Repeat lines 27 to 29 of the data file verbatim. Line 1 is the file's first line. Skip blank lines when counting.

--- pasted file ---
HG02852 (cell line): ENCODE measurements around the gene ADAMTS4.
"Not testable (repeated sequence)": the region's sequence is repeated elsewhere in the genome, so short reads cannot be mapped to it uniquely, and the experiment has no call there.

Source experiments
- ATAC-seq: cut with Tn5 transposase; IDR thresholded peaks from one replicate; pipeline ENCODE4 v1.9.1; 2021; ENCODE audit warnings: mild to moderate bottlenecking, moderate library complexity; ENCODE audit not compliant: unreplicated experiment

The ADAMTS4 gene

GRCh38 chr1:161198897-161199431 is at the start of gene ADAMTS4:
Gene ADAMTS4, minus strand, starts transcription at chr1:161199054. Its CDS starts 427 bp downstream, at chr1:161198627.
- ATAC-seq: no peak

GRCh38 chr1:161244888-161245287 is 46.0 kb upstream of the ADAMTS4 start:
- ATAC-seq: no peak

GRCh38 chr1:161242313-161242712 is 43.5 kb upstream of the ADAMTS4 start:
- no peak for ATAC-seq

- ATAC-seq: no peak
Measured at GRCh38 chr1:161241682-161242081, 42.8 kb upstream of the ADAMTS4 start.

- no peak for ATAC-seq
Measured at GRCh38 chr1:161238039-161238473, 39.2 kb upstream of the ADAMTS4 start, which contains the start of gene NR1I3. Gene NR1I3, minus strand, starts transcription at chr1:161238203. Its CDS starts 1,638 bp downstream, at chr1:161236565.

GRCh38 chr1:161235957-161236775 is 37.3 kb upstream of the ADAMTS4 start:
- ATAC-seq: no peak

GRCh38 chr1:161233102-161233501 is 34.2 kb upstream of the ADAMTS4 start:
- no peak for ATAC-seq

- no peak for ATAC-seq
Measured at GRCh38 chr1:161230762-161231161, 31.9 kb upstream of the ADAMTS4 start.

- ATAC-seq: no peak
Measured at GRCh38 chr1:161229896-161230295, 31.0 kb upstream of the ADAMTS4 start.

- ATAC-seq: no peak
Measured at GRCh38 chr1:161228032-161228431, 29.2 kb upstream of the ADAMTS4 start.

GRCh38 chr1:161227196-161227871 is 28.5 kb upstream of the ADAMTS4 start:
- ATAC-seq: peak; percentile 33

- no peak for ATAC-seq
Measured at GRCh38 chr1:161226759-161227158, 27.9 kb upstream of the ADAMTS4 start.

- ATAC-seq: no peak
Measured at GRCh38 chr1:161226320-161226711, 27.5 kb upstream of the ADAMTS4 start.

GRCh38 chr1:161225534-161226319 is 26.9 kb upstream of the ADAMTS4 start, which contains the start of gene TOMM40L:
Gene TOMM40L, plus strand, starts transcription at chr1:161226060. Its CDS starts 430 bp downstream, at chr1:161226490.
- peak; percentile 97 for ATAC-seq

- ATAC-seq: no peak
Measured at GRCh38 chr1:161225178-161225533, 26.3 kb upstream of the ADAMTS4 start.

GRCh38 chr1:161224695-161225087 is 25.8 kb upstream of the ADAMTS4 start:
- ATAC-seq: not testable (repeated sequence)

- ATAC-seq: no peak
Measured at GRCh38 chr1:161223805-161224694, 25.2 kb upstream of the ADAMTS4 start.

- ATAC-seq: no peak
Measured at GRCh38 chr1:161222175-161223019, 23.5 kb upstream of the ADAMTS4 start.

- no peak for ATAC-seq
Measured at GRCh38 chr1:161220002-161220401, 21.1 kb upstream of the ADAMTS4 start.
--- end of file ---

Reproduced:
GRCh38 chr1:161227196-161227871 is 28.5 kb upstream of the ADAMTS4 start:
- ATAC-seq: peak; percentile 33

- no peak for ATAC-seq